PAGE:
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A Twitter whistleblower claims that inadequate cybersecurity fosters attacks and manipulation

A former Twitter cybersecurity official has revealed his views of systemic data security flaws at the firm, undercounting of phoney accounts, and how foreign intelligence agencies might exploit the social media network.

CNN and The Washington Post reported on Tuesday that Peiter "Mudge" Zatko, Twitter's former chief of security, wrote a 200-page notification to Congress and various regulatory agencies in July detailing the alleged vulnerabilities.



According to Zatko, Twitter fired him in January after he conveyed his concerns with management, including CEO Parag Agrawal, who was formerly the company's chief technical officer.


The disclosure has not been made public, but Whistleblower Aid, a nonprofit organisation that submitted the report on Zatko's behalf, asserts that he is entitled to whistleblower protections for legitimately making the revelation.


In response to media outlets, a Twitter spokesman described Zatko's allegations as "a misleading narrative about Twitter and our privacy and data security standards that is filled with contradictions and falsehoods and lacks crucial context." Mr. Zatko's allegations and opportunistic timing appear calculated to attract attention and cause damage to Twitter, its consumers, and its stockholders."


Similar to Facebook whistleblower Frances Haugen, Zatko's charges highlight a variety of possible compliance issues within Twitter that could serve as instructive opportunities for compliance officers. Here are five.


The bulk of Zatko's Twitter disclosure centred on the company's lax cybersecurity standards, including the fact that half of its servers purportedly run on obsolete software that does not support regular security features, such as encryption for stored data or vendor upgrades. According to Zatko, the corporation has the redundancy mechanisms to recover from data centre failures, thus even minor outages can take the entire service offline for hours.


Noncompliance with FTC consent order: In 2010, the Federal Trade Commission (FTC) argued that Twitter did not take sufficient measures to prevent data breaches or unauthorised access to thousands of user accounts for the purpose of sending bogus tweets. In 2011, both parties agreed to a consent order.


In its decision, the agency required Twitter to "create and maintain a robust information security programme that will be evaluated every other year for 10 years by an independent auditor." According to Zatko, the business has never cooperated with the injunction, which the business rejects.


Twitter was fined $150 million by the FTC and Department of Justice (DOJ) in May for violating the 2011 ruling by "misrepresenting" how it used nonpublic user information.


According to Whistleblower Aid, the FTC, together with the Department of Justice and Securities and Exchange Commission, received a copy of Zatko's disclosure.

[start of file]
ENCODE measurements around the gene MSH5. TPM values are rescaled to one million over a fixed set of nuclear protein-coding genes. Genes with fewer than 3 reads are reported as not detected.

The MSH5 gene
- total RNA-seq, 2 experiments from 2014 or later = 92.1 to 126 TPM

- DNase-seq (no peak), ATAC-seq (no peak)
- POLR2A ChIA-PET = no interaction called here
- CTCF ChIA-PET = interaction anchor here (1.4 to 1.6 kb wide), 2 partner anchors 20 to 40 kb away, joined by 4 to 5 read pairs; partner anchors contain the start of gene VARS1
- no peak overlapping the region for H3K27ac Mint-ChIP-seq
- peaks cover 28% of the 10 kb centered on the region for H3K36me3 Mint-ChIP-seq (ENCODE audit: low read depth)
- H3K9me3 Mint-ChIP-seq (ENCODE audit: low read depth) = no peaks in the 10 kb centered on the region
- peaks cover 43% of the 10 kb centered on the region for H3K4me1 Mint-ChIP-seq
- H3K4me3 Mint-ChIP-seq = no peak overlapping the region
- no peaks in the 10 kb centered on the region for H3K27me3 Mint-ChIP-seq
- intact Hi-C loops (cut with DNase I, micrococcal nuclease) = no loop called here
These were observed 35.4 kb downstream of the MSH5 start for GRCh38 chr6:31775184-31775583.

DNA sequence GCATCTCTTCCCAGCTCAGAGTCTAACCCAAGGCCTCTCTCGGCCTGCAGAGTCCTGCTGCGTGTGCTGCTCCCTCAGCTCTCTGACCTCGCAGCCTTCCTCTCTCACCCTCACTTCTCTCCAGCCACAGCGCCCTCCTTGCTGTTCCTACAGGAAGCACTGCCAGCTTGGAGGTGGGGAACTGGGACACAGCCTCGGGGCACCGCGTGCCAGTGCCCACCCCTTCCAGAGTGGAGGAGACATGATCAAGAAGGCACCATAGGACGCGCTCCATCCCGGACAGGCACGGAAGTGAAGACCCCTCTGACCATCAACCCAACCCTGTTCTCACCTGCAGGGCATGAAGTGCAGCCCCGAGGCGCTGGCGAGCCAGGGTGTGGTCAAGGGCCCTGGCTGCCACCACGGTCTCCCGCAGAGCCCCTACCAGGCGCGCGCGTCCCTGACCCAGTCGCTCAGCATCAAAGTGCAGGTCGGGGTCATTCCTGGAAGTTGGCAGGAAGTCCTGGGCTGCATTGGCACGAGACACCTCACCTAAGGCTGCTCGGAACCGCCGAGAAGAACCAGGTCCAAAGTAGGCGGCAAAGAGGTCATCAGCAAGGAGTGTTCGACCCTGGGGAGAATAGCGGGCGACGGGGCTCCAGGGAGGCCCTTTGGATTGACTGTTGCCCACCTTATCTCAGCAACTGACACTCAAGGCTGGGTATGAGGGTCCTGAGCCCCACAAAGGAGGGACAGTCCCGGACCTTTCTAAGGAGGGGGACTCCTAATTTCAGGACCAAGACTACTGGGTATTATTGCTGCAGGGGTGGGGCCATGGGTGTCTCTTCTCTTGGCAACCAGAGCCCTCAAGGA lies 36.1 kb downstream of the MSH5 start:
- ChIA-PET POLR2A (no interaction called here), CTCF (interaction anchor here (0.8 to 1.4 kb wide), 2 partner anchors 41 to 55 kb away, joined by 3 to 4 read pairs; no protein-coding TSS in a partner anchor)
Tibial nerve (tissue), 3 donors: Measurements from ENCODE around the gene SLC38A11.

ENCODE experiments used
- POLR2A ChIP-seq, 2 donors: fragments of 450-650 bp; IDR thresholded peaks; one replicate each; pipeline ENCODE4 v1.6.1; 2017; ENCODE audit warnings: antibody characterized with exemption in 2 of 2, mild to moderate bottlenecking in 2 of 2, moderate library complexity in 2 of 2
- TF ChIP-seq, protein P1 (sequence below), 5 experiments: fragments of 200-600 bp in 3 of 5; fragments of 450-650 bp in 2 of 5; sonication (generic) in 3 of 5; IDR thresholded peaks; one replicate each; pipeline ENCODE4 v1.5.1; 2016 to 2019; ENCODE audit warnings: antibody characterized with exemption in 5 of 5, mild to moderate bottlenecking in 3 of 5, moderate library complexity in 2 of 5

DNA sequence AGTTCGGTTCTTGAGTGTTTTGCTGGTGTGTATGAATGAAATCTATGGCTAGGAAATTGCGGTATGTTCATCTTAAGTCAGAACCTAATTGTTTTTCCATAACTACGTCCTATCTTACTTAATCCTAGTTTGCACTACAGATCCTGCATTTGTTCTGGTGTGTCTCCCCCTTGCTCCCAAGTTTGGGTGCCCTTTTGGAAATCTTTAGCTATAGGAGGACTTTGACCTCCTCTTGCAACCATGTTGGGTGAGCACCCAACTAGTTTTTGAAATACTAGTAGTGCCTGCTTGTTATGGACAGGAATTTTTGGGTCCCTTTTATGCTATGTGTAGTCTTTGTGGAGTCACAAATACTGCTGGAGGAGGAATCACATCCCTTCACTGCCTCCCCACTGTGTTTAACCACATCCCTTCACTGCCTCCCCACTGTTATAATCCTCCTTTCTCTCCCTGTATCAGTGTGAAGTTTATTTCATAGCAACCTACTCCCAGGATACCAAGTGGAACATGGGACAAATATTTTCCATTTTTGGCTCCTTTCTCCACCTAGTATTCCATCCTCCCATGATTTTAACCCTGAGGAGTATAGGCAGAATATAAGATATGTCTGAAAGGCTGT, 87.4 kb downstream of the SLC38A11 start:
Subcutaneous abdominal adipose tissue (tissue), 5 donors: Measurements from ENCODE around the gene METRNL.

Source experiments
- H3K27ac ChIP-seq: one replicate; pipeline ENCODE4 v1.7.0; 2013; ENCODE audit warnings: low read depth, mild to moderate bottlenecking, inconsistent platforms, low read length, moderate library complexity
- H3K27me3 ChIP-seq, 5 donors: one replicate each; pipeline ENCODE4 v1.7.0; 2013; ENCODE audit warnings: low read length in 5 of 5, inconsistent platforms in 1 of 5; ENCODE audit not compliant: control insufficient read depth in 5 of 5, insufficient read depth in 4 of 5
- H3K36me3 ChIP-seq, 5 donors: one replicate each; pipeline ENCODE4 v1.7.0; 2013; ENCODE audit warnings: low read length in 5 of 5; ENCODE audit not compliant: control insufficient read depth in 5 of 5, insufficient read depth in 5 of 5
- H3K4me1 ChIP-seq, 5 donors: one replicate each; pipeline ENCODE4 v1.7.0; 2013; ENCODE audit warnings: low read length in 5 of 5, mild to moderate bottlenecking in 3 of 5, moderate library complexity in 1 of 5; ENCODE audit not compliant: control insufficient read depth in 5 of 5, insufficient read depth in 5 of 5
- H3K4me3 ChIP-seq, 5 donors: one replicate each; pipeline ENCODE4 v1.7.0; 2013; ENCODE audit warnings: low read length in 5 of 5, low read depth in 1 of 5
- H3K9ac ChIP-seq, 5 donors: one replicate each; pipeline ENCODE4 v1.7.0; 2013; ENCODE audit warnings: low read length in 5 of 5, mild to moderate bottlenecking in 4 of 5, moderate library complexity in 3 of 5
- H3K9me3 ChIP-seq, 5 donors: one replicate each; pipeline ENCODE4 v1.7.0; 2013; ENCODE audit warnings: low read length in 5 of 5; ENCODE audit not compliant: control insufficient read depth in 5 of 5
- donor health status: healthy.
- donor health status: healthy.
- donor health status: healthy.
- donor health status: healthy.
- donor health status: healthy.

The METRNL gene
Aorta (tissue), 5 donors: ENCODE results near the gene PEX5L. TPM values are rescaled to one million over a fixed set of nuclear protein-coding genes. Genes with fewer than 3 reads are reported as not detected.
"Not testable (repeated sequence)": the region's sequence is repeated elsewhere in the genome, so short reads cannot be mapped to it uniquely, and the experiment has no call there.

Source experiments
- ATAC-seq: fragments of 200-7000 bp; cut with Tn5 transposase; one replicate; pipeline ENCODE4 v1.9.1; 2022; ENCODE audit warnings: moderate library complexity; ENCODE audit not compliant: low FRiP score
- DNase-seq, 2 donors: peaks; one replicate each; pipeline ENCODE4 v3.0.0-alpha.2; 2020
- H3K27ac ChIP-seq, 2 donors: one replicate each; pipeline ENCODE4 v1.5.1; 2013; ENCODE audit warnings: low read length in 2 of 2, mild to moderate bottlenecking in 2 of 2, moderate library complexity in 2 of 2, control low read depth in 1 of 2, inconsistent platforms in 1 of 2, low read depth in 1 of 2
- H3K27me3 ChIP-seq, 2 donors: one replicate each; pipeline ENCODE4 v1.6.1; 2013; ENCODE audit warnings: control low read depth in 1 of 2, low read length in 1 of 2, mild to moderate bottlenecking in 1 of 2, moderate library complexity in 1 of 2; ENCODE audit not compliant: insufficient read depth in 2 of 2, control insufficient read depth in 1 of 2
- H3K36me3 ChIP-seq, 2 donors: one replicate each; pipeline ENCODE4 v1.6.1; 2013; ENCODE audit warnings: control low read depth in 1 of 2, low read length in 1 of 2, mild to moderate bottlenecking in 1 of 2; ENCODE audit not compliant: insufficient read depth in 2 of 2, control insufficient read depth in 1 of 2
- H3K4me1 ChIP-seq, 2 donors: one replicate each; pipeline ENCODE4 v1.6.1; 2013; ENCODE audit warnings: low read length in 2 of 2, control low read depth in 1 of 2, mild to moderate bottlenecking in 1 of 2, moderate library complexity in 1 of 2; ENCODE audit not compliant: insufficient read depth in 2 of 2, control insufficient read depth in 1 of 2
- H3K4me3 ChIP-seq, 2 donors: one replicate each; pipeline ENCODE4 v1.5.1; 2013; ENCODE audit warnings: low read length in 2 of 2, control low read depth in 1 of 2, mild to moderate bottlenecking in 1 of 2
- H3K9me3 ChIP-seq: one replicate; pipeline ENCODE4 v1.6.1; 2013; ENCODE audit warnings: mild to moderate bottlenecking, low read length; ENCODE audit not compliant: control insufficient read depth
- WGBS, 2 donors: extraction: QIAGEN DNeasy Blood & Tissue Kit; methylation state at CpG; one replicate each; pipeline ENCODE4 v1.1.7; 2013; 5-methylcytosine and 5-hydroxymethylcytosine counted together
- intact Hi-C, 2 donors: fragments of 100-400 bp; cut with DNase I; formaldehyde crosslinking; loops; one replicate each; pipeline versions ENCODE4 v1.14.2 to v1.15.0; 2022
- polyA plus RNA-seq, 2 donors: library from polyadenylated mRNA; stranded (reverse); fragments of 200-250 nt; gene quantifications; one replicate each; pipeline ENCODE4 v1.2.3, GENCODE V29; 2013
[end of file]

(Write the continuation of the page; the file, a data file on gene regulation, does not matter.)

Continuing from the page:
How many bots are there? According to Zatko, Twitter is unique among social media businesses in how it counts its users.


Its competitors track and report all active users, as did Twitter until 2019. In that year, it transitioned to monetizable daily active users (MDAU), a metric that, according to the firm, includes all users who could be given advertisements on the network. Zatko stated that all other accounts are in a separate bucket, for example because they are known to be bots.


Twitter reports bots only as a percentage of MDAU and not as a percentage of the overall number of accounts on the site, which obscures the true magnitude of phoney and spam accounts on the service, according to Zatko.


The number of bots on Twitter is Elon Musk's primary concern as he attempts to back out of a $44 billion deal to acquire the firm.


Thousands of people, or approximately half of the company's personnel, have unrestricted access to some of Twitter's most vital controls, according to Zatko.


Even worse, the corporation allegedly has few systems in place to monitor staff migration and platform activity. It may be unable to hold personnel accountable for lapses or errors in judgement that lead to data breaches or more criminal acts, such as initiating disinformation campaigns on behalf of a particular group or foreign government, in the absence of such a monitoring system.


CNN stated that the U.S. government informed Twitter shortly before Zatko's dismissal that at least one of its workers, and perhaps more, were working for another government's intelligence service. There is no indication in Zatko's declaration as to whether Twitter was already aware or whether it later acted on the information.


This month, the U.S. District Court for the Northern District of California found former Twitter manager Ahmad Abouammo guilty of spying for Saudi Arabia and illegally exchanging user information.


Zakco stated that Twitter's lack of an adequate personnel monitoring system makes it more susceptible to these types of threats.

By fLEXI tEAM

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